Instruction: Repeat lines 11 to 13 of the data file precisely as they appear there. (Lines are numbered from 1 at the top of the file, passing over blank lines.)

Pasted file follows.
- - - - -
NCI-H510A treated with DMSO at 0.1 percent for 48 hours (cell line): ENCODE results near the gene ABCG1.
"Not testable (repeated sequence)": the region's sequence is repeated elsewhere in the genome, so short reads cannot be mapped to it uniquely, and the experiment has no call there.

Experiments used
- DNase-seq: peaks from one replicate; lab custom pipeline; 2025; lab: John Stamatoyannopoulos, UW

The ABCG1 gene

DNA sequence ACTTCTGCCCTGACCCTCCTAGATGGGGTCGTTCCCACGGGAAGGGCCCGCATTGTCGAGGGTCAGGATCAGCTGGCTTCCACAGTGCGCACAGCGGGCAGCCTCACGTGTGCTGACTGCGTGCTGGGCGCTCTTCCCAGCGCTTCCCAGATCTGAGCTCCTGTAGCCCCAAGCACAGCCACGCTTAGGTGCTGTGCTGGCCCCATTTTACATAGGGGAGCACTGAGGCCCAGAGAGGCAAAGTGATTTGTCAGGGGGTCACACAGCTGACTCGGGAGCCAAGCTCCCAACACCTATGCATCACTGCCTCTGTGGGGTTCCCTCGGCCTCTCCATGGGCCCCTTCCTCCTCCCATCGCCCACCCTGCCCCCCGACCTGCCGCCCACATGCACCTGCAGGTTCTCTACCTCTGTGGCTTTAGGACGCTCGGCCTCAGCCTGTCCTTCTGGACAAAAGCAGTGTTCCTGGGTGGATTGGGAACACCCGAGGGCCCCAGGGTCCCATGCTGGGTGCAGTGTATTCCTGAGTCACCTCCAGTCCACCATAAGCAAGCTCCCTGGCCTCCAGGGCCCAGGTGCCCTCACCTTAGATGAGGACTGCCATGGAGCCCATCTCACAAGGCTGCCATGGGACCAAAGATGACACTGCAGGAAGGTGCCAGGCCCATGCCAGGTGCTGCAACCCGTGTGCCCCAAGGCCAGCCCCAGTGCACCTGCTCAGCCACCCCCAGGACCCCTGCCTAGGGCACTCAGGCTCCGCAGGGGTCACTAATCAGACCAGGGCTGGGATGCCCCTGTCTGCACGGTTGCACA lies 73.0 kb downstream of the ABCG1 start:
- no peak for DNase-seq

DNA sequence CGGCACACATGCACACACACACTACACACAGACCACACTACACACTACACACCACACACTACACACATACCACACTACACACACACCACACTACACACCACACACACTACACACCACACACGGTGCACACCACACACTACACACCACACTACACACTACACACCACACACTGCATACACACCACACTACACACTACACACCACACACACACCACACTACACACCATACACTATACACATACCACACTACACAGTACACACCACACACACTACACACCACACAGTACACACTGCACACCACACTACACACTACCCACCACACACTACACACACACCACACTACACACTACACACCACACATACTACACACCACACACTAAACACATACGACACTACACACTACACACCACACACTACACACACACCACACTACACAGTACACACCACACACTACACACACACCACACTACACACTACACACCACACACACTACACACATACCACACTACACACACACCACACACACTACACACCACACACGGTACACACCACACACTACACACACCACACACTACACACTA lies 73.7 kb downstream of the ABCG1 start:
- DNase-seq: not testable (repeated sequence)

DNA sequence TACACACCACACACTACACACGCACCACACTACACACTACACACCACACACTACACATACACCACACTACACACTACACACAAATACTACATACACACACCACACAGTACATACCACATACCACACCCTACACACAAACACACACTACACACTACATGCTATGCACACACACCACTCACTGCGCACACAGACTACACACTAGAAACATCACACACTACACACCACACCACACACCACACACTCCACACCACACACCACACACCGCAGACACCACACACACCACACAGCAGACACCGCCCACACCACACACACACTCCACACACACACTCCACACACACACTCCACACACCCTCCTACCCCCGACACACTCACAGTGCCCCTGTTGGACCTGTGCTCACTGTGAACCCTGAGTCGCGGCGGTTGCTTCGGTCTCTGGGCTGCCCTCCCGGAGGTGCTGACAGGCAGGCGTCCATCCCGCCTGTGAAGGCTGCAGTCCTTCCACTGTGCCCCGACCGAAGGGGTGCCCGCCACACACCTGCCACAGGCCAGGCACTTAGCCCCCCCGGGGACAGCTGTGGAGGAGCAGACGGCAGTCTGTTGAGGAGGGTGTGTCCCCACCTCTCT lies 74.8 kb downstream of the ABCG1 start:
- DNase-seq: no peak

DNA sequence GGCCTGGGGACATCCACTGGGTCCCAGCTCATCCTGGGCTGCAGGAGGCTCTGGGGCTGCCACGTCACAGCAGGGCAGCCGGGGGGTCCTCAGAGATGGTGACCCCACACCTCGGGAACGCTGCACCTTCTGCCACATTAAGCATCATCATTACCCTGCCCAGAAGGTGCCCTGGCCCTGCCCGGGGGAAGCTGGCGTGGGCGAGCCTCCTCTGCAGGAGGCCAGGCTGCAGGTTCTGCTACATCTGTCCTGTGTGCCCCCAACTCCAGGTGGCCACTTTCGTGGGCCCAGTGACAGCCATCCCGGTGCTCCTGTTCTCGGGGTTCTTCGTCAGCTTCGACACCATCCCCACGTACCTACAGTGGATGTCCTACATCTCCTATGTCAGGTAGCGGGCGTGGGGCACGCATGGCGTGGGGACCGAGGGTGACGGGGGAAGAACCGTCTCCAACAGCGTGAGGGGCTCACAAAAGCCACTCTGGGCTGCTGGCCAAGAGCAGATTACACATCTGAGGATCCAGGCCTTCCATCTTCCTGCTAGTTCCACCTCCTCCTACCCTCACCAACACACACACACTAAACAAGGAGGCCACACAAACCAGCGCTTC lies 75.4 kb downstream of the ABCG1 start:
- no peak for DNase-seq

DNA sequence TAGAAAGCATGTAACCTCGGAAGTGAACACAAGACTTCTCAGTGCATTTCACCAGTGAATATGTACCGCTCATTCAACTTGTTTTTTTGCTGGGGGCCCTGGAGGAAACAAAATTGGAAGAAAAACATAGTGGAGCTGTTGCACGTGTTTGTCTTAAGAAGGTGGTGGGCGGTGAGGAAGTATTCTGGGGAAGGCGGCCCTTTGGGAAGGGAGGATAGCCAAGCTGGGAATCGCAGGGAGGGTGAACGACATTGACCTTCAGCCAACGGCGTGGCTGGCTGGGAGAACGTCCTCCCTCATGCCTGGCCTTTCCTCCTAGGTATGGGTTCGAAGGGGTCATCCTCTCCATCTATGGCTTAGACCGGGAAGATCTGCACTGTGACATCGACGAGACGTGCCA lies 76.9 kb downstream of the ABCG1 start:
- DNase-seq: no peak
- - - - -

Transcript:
- DNase-seq: no peak

DNA sequence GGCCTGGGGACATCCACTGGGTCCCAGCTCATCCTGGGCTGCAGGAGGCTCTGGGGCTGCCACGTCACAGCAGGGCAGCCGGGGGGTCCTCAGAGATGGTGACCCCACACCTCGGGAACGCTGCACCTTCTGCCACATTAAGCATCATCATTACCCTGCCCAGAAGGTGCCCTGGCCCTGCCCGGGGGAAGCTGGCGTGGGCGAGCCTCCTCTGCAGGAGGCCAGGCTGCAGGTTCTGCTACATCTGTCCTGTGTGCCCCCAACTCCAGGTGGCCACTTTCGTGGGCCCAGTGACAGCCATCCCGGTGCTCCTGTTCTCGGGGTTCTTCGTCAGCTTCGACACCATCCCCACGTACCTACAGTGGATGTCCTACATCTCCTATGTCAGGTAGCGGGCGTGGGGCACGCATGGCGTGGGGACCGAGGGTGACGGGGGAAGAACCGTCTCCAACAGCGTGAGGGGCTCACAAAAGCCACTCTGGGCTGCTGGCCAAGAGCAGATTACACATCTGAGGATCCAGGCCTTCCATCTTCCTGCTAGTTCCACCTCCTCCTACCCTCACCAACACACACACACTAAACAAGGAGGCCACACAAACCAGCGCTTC lies 75.4 kb downstream of the ABCG1 start:
- no peak for DNase-seq